From Sunday, commuters in Delhi-NCR may have to struggle to get cabs. After the Supreme Court on Saturday refused to extend the deadline for diesel taxis to switch to CNG, around 50,000 cabs are likely to go off road.
The order will not only affect diesel cabs with the All India Tourist Permit (AITP), but also the fleet of web-based cab aggregators such as Ola and Uber.
Cabs with the permit operate as tourist vehicles and cannot ply as city taxis, which have the pickup and drop points within Delhi-NCR. These vehicles ply with a registration series of DL 1Y.
At present, over 35,000 AITP diesel vehicles in Delhi will be affected by the order. Out of the 30,000 Ola cabs and 20,000 Uber cabs, around 5,000 and 8,000 are yet to switch to CNG.
The diesel SUV cabs can’t ply in the city because they cannot be converted into CNG.
The actual number of cabs off the road, however, will be less than 13,000 because many cabs run for both Ola and Uber.
“We are law abiding citizens and we will abide by the court orders. We will ply only CNG cabs,” a spokesperson for Ola said.
Sanjay Samrat, president of Delhi Taxi Transporters Association, said the ban on AITP vehicles would allow the police to harass taxi drivers.
“The issue is no longer about pollution. The government, through such orders wants to destroy local cab businesses and encourage cab aggregator services such as Ola and Uber. Around 30 lakh diesel vehicles under the Euro-4 category ply in Delhi and NCR, out of which only 50,000 are commercial vehicles. How much will they add to pollution?” he said.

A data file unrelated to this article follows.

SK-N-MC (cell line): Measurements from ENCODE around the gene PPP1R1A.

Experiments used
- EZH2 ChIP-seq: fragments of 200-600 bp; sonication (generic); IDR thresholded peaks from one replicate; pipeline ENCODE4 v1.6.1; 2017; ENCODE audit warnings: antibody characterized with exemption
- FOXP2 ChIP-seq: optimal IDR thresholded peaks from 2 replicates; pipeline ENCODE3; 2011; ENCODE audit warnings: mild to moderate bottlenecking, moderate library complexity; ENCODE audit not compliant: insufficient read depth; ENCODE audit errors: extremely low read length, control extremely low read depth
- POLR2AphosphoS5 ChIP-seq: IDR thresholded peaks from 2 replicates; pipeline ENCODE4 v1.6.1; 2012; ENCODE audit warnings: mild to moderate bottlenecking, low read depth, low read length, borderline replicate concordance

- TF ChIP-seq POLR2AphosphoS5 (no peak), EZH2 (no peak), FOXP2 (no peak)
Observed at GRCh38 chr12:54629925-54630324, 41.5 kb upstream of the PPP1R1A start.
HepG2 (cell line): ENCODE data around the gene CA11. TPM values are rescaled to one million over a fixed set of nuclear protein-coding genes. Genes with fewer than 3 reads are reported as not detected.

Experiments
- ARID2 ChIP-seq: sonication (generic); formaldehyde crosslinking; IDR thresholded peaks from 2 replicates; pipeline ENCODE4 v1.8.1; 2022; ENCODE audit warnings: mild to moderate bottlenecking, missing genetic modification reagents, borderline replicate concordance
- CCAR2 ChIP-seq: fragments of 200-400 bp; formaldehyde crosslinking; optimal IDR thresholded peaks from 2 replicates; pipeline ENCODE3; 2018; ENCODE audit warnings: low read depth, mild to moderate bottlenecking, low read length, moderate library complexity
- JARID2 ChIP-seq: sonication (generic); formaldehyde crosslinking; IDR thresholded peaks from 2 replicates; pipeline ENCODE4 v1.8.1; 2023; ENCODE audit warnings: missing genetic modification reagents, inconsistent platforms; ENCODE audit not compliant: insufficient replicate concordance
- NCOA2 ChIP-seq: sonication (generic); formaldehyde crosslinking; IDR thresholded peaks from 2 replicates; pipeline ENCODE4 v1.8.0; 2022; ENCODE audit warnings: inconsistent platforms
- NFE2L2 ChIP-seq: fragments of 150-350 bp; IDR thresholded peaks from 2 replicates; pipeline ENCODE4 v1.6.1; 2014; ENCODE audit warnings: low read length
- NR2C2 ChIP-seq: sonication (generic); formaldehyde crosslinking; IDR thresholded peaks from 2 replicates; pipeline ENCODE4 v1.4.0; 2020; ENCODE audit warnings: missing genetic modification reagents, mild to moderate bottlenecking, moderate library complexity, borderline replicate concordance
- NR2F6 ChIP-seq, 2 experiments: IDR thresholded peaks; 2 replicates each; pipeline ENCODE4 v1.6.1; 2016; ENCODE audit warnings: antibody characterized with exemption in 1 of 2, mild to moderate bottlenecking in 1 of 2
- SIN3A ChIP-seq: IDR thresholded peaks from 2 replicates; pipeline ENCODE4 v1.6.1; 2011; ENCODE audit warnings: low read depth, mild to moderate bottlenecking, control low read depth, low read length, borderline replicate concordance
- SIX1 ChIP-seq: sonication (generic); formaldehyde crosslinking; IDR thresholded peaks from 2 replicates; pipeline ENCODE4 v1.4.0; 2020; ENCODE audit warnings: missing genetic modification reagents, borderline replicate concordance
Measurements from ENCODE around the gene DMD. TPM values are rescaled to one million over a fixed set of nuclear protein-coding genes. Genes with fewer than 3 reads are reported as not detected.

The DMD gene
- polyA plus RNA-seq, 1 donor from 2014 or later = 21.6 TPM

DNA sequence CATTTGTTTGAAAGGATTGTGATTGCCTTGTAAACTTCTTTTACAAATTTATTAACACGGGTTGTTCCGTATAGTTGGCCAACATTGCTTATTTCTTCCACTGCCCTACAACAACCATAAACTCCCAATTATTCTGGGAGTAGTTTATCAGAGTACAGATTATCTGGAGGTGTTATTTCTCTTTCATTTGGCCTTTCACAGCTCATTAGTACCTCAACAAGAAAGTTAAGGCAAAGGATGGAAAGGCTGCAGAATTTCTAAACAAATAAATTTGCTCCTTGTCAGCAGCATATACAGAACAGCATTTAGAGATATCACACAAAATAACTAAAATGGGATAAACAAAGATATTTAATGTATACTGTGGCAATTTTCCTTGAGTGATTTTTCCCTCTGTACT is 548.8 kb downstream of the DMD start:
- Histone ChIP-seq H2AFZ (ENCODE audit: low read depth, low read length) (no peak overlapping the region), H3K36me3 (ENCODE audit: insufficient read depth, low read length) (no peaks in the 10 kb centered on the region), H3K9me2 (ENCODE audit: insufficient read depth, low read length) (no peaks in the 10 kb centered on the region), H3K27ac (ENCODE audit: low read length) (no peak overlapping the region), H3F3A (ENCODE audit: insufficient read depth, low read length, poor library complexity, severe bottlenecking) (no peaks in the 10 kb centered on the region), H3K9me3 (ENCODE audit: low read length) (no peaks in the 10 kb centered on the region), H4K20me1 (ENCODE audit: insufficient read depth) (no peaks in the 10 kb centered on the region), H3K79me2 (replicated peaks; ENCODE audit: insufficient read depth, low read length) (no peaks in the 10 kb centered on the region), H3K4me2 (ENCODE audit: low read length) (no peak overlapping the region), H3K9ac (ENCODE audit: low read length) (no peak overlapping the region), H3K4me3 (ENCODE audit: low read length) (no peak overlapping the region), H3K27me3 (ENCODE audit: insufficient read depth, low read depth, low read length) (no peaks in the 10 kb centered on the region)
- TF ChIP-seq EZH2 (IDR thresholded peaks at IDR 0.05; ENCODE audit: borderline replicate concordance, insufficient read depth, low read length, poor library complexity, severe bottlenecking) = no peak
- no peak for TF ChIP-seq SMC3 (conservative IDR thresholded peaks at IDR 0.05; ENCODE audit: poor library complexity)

He, however, said in a meeting with Bhure Lal from the Environment Pollution (Prevention and Control) Authority, and Sunita Narain from Centre for Science and Environment, the taxi drivers’ concerns were discussed.
Delhi traffic police chief, Sandeep Goel, said identifying and prosecuting such cabs would be a challenge for the department. He said officials would challan and impound AITP cabs from Sunday.
Transport experts agreed that implementing the rule would be a tricky affair. “Since there is no electronic billing mechanism in most AITP cabs, there is no way to tell their pickup and drop points. This is a grey area and it will be misused,” said Manjeet Singh, researcher at Central Road Research Institute.